Collin Lab

Directory of Calyptraeid Researchers

Cristina Grande

Cristina Grande

Cristina Grande
Lab 421
Centro de Biología Molecular Severo Ochoa
C/ Nicolás Cabrera, 1
Universidad Autónoma de Madrid
28049 - MADRID
Phone 34 91 1964703
Fax: 34 91 1964698

Position: "Ramon y Cajal" postdoctoral fellow

Current Research:

The main goal of our lab is to understand the origin and evolution of body plans in bilateral organisms and the molecular pathways involved in generating them. Bilaterians are organized along a primary and a secondary axis i.e., anterior-posterior and dorsal ventral axes. These two orthogonal axes together define the axis of bilateral symmetry separating
the left and right sides of the body. While most animals show overall bilateral symmetry between the left and right sides, in some cases, specific features or organs display consistent asymmetries that can be critical for their normal functioning.

One of the textbook examples of left-right morphological asymmetries in nature is found in snails and it is called chirality, which refers to body handedness and the direction of shell coiling. Dextral (right handed) and sinistral (left handed) forms can be found at different taxonomic levels although most living species of snails are dextral.

For the last 3 years and in collaboration with other labs, we have been studying the molecular basis of chirality in Crepidula fornicata. This calyptraeid constitutes an excellent representative of a dextral snail. We have also been studying some other species that are representative of sinistral snails. We have found a correlation between the expression of certain genes during embryonic development and body chirality. Our goal is to determine how these genes are regulated in order to understand the actual symmetry-breaking event in snails, and also to examine the pathway downstream of these genes to provide new insights into the control of complex animal morphologies such as shell coiling.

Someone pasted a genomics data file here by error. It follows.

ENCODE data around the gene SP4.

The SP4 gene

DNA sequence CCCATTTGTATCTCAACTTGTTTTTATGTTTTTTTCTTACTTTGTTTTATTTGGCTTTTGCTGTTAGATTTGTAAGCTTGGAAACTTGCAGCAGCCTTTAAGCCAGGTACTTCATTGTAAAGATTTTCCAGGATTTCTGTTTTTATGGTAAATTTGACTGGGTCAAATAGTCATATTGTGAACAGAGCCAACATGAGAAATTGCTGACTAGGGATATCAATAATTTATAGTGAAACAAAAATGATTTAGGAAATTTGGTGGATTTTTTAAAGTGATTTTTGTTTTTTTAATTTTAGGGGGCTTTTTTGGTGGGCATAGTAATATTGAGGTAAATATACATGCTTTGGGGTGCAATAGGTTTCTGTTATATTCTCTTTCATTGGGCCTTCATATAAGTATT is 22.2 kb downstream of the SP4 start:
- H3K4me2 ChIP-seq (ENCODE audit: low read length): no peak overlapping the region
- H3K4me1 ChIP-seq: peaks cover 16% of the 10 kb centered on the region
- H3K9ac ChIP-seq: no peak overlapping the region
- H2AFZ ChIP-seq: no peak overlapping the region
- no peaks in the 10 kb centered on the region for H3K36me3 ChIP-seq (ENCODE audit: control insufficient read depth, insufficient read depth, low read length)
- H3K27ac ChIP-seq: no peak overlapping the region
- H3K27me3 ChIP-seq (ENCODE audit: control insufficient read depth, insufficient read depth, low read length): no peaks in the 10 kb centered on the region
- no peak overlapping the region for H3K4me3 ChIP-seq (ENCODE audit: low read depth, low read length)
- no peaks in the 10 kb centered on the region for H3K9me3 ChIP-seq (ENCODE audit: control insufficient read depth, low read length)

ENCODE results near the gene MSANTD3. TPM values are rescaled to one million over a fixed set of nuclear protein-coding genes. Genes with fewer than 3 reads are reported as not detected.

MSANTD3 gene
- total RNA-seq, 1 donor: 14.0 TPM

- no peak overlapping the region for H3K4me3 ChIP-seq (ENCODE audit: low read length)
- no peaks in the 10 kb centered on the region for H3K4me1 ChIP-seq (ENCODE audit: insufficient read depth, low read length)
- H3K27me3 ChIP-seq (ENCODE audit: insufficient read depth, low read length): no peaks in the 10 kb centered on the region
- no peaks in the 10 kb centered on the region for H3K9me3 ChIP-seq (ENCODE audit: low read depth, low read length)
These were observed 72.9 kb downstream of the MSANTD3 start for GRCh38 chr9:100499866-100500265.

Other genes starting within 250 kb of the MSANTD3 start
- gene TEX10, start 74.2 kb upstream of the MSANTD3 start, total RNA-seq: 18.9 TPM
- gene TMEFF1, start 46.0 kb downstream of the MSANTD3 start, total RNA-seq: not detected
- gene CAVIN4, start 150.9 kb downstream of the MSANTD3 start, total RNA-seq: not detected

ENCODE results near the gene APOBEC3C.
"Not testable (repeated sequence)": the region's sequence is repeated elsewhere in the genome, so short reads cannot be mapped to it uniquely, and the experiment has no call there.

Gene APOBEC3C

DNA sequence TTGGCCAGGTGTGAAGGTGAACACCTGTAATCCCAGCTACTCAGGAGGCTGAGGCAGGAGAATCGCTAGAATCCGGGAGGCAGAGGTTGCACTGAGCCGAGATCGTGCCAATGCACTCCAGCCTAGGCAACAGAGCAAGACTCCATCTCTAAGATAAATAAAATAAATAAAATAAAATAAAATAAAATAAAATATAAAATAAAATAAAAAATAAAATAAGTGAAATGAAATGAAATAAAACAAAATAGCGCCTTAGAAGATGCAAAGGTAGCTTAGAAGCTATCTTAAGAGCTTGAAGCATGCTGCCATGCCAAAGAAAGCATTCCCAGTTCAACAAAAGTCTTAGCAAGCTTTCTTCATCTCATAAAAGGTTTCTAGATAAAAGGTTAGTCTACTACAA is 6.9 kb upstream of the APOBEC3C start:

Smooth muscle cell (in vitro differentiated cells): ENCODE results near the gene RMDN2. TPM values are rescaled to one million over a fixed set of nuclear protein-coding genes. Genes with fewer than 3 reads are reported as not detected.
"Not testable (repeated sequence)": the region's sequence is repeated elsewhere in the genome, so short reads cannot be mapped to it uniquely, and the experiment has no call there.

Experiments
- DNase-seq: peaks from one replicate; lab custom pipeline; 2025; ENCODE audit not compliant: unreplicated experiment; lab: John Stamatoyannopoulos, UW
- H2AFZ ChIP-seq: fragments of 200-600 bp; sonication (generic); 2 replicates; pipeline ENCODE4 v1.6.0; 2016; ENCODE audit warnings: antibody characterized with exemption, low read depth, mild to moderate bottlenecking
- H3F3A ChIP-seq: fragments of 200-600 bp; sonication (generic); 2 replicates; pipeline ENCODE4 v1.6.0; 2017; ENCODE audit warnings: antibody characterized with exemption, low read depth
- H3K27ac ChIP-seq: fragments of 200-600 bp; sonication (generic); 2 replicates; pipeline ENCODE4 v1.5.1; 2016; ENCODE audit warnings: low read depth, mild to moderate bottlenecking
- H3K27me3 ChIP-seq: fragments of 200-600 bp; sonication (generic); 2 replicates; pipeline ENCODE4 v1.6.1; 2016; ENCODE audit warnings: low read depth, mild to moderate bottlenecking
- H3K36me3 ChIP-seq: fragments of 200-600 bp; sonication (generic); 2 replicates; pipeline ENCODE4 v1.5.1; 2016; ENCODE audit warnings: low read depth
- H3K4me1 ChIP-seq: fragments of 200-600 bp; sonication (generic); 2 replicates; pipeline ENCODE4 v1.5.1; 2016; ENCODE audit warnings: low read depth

References (from 2008 on)

Grande, C. 2010. Left-right asymmetries in Spiralia. Integrative and Comparative Biology. in press. doi:10.1093/icb/icq114

Grande, C.; Patel, N.H. 2009. Lophotrochozoa get into the game: the Nodal pathway and left-right asymmetry in Bilateria. Cold Spring Harb Symp Quant Biol. 74: 281-7

Cunha, R.L.; Grande, C.; Zardoya, R. 2009. Neogastropod phylogenetic relationships based on entire mitochondrial genomes. BMC Evolutionary Biology, 9: 210

Grande, C.; Patel, N.H. 2009. Nodal signaling is involved in left-right asymmetry in snails. Nature, 457: 1007-1011

Grande, C.; Templado, J.; Zardoya, R. 2008. Evolution of gastropod mitochondrial genome arrangements. BMC Evolutionary Biology, 8: 61

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